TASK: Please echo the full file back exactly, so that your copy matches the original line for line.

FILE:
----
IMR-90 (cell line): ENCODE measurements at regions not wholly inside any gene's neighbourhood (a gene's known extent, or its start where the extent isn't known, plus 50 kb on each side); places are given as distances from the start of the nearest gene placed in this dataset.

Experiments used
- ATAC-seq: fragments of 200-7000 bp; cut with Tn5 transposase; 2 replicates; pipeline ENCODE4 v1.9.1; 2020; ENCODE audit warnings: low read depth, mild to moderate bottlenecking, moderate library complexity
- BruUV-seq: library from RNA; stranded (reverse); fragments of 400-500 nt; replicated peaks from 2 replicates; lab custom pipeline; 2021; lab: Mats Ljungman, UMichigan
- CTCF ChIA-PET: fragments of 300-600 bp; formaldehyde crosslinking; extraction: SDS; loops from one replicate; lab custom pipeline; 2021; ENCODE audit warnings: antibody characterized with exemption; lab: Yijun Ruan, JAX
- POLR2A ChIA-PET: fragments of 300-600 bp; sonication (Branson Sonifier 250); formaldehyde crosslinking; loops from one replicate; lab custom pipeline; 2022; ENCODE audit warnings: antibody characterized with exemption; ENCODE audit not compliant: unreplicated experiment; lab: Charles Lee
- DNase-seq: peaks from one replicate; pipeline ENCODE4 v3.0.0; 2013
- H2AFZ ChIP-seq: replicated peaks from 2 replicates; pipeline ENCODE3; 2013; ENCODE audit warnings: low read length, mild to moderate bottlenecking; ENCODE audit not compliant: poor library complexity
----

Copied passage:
IMR-90 (cell line): ENCODE measurements at regions not wholly inside any gene's neighbourhood (a gene's known extent, or its start where the extent isn't known, plus 50 kb on each side); places are given as distances from the start of the nearest gene placed in this dataset.

Experiments used
- ATAC-seq: fragments of 200-7000 bp; cut with Tn5 transposase; 2 replicates; pipeline ENCODE4 v1.9.1; 2020; ENCODE audit warnings: low read depth, mild to moderate bottlenecking, moderate library complexity
- BruUV-seq: library from RNA; stranded (reverse); fragments of 400-500 nt; replicated peaks from 2 replicates; lab custom pipeline; 2021; lab: Mats Ljungman, UMichigan
- CTCF ChIA-PET: fragments of 300-600 bp; formaldehyde crosslinking; extraction: SDS; loops from one replicate; lab custom pipeline; 2021; ENCODE audit warnings: antibody characterized with exemption; lab: Yijun Ruan, JAX
- POLR2A ChIA-PET: fragments of 300-600 bp; sonication (Branson Sonifier 250); formaldehyde crosslinking; loops from one replicate; lab custom pipeline; 2022; ENCODE audit warnings: antibody characterized with exemption; ENCODE audit not compliant: unreplicated experiment; lab: Charles Lee
- DNase-seq: peaks from one replicate; pipeline ENCODE4 v3.0.0; 2013
- H2AFZ ChIP-seq: replicated peaks from 2 replicates; pipeline ENCODE3; 2013; ENCODE audit warnings: low read length, mild to moderate bottlenecking; ENCODE audit not compliant: poor library complexity